Entering the South African market can offer your business various new opportunities. South Africa’s sophisticated and highly-developed economy attracts front-rank multinational corporations that identify it as a gateway to other African economies. Gross Domestic Product (GDP) was assessed at US$415.3 billion, 33rd in the world and second only to 31st-placed Nigeria in Africa. Effective logistics and infrastructure support a developing economy, according to the South African government’s Statistics Department., which saw an increase of 1.9% in the first quarter of 2022 to pre-pandemic levels. Growth was reflected in manufacturing, petroleum production, chemicals, food, metals and machinery. Consumer and household purchases increased, along with growth in the hospitality sector.

South Africa is an attractive target for foreign investment, with many incentives. Still, there are always considerations regarding compliance with relevant legislation, including the Labour Relations Act that lays down the obligations of employers and protects the rights of their employees. South Africa is the largest producer of gold, platinum and chromium globally and has significant coal deposits. Mining is at the core of South Africa’s economy through the country’s rich reserves of natural resources, most famously from the De Beers diamond mines. Additionally, there are large deposits of gold, iron ore, manganese, chromium, copper, uranium, silver and titanium.

Starting a business in South Africa

Entering the South African market can bring challenges. Moving staff across the world involves complications surrounding work visas. When employees are in place, who will handle payroll? How will your company deal with regulations on taxation, entitlements and benefits, termination and severance? Drawing up an expansion blueprint is not enough. Your business plan will have to deal with all these issues.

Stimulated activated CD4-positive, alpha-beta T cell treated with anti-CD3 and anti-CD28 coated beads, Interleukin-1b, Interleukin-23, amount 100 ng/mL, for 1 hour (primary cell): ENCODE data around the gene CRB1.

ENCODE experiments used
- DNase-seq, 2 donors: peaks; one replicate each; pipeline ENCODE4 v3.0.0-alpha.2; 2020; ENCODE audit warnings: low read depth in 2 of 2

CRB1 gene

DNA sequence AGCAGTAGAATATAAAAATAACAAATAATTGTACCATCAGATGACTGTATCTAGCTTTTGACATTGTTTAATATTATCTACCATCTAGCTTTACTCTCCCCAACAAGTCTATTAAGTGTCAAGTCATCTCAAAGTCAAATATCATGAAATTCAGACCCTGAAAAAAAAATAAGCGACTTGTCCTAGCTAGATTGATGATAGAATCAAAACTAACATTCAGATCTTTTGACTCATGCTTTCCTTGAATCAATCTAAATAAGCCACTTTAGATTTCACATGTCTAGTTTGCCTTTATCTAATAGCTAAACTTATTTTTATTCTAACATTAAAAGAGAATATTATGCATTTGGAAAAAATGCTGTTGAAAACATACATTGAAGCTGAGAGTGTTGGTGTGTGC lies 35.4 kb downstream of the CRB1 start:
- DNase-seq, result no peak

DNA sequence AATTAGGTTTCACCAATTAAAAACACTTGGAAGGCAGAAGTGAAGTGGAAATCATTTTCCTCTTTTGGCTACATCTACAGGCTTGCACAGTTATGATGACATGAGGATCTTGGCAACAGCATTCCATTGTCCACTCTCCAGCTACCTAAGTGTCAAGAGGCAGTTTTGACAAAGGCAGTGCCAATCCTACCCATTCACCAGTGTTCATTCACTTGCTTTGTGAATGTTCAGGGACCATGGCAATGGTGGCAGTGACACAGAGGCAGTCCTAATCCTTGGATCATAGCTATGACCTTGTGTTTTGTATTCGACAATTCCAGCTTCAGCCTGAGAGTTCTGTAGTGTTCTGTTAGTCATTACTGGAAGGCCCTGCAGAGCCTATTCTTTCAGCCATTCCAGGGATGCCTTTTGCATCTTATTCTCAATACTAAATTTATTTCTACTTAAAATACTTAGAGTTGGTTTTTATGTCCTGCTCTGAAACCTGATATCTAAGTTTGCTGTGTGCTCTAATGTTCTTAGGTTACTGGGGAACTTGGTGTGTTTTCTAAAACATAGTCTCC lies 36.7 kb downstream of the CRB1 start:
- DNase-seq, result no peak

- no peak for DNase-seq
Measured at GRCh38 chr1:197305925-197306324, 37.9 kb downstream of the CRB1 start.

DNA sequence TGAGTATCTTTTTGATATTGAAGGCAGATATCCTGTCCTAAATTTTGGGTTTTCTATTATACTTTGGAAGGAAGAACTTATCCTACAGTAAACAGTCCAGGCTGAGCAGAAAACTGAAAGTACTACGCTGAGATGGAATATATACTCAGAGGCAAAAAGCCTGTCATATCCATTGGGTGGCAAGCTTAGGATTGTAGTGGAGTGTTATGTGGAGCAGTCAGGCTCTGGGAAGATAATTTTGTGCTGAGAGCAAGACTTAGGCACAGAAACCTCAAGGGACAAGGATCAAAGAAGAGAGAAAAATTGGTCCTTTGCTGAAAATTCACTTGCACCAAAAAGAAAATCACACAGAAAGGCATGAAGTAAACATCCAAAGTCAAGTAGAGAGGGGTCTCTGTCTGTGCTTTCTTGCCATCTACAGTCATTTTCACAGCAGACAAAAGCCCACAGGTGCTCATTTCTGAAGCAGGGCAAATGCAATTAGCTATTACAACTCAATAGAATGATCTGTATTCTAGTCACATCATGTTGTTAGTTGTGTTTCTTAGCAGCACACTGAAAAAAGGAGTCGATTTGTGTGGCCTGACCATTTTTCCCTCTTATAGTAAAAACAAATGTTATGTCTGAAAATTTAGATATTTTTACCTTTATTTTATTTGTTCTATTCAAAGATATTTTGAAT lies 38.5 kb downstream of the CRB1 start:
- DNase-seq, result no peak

South Africa is an attractive target for foreign investment, with many incentives, but there are always considerations regarding compliance with relevant legislation, including the Labour Relations Act that lays down the obligations of employers and protects the rights of their employees. 

Foreign companies planning to build on this potential and enter the South African market can make their move by opening a subsidiary, which is essential for hiring staff in the country and running payroll. The most popular choice is a private company, with registration overseen by the Companies and Intellectual Property Commission (CIPC). The subsidiary operates under the Companies Act of 2008 and according to its own Memorandum of Incorporation. Registration procedures include:

  • Registering the unique company name with the CIPC, which in the case of a private company carries the suffix ‘Proprietary’ or ‘Pty’, along with the Memorandum of Incorporation and Articles of Association
  • Obtaining the company’s Registration Certificate (Cor14.3) from the CIPC
  • Registering with the South African Revenue Service (SARS) for paying all categories of taxes and remitting employees’ deductions from payroll
  • Companies and employees must register with the Unemployment Insurance Fund (UIF) and the Compensation for Occupational Injuries and Diseases Act (COIDA) fund.
  • Foreign shareholders must be registered with the CIPC as ‘non-resident’ to comply with exchange control regulations and register at least one shareholder and one director with the CIPC.
  • Open a corporate bank account. There is no minimum share capital requirement generally, although sectors such as insurance and banking impose minimum limits. Foreign investment must comply with exchange control requirements.

But there are other issues, too. Where will you find manufacturers, offices and distributors? By partnering with a Professional Employer Organisation (PEO) and Employer of Record (EOR) such as Bradford Jacobs, you can plot a time-efficient and cost-effective route to locating and employing staff in South Africa.  

Expanding your business into South Africa

South Africa has a fully developed infrastructure and solid financial system, offering incentives to local and international companies. It is the second-largest economy in the continent. Although it is considered an ‘upper-middle income’ nation with a GDP of US$415.3 billion, its GDP per capita is only US$6,891, highlighting the existing inequalities. However, Africa is up-and-up with a vast consumer market and many business growth opportunities. Companies are eager to join this burgeoning market and take a foothold in South Africa.